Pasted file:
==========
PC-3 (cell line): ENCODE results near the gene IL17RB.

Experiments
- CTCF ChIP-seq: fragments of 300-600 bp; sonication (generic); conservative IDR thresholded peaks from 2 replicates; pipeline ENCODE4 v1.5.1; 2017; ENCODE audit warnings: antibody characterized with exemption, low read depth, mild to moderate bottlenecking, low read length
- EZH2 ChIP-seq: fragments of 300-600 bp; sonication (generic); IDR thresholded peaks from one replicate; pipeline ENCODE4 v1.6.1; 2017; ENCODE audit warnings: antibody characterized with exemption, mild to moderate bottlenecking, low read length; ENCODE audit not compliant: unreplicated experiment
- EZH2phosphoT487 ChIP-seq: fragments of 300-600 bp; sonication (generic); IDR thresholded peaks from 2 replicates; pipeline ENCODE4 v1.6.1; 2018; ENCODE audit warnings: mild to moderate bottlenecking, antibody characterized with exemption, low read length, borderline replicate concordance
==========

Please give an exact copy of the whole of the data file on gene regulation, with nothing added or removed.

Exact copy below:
PC-3 (cell line): ENCODE results near the gene IL17RB.

Experiments
- CTCF ChIP-seq: fragments of 300-600 bp; sonication (generic); conservative IDR thresholded peaks from 2 replicates; pipeline ENCODE4 v1.5.1; 2017; ENCODE audit warnings: antibody characterized with exemption, low read depth, mild to moderate bottlenecking, low read length
- EZH2 ChIP-seq: fragments of 300-600 bp; sonication (generic); IDR thresholded peaks from one replicate; pipeline ENCODE4 v1.6.1; 2017; ENCODE audit warnings: antibody characterized with exemption, mild to moderate bottlenecking, low read length; ENCODE audit not compliant: unreplicated experiment
- EZH2phosphoT487 ChIP-seq: fragments of 300-600 bp; sonication (generic); IDR thresholded peaks from 2 replicates; pipeline ENCODE4 v1.6.1; 2018; ENCODE audit warnings: mild to moderate bottlenecking, antibody characterized with exemption, low read length, borderline replicate concordance